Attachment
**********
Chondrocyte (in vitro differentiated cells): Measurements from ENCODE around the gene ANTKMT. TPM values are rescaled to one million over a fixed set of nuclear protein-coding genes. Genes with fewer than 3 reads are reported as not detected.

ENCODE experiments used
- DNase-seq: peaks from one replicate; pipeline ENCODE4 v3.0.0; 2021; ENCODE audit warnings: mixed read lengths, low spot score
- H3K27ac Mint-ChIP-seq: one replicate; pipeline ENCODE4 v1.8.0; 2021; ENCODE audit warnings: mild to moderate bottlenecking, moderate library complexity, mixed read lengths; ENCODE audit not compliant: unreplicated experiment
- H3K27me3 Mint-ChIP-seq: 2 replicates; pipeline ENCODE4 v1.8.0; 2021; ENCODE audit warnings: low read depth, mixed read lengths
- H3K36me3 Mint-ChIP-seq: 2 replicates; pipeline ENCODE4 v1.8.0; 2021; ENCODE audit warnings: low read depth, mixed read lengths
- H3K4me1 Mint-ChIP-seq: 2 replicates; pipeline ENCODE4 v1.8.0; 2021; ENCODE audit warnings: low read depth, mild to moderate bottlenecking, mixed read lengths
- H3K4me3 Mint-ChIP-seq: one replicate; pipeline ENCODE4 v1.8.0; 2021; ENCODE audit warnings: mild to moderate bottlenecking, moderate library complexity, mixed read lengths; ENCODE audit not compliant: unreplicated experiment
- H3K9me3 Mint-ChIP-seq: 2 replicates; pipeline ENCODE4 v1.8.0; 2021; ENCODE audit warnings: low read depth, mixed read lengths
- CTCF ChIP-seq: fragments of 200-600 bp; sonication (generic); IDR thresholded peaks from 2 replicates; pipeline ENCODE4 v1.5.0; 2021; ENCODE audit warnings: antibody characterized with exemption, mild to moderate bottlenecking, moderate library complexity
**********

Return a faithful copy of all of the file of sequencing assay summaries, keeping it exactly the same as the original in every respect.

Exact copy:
Chondrocyte (in vitro differentiated cells): Measurements from ENCODE around the gene ANTKMT. TPM values are rescaled to one million over a fixed set of nuclear protein-coding genes. Genes with fewer than 3 reads are reported as not detected.

ENCODE experiments used
- DNase-seq: peaks from one replicate; pipeline ENCODE4 v3.0.0; 2021; ENCODE audit warnings: mixed read lengths, low spot score
- H3K27ac Mint-ChIP-seq: one replicate; pipeline ENCODE4 v1.8.0; 2021; ENCODE audit warnings: mild to moderate bottlenecking, moderate library complexity, mixed read lengths; ENCODE audit not compliant: unreplicated experiment
- H3K27me3 Mint-ChIP-seq: 2 replicates; pipeline ENCODE4 v1.8.0; 2021; ENCODE audit warnings: low read depth, mixed read lengths
- H3K36me3 Mint-ChIP-seq: 2 replicates; pipeline ENCODE4 v1.8.0; 2021; ENCODE audit warnings: low read depth, mixed read lengths
- H3K4me1 Mint-ChIP-seq: 2 replicates; pipeline ENCODE4 v1.8.0; 2021; ENCODE audit warnings: low read depth, mild to moderate bottlenecking, mixed read lengths
- H3K4me3 Mint-ChIP-seq: one replicate; pipeline ENCODE4 v1.8.0; 2021; ENCODE audit warnings: mild to moderate bottlenecking, moderate library complexity, mixed read lengths; ENCODE audit not compliant: unreplicated experiment
- H3K9me3 Mint-ChIP-seq: 2 replicates; pipeline ENCODE4 v1.8.0; 2021; ENCODE audit warnings: low read depth, mixed read lengths
- CTCF ChIP-seq: fragments of 200-600 bp; sonication (generic); IDR thresholded peaks from 2 replicates; pipeline ENCODE4 v1.5.0; 2021; ENCODE audit warnings: antibody characterized with exemption, mild to moderate bottlenecking, moderate library complexity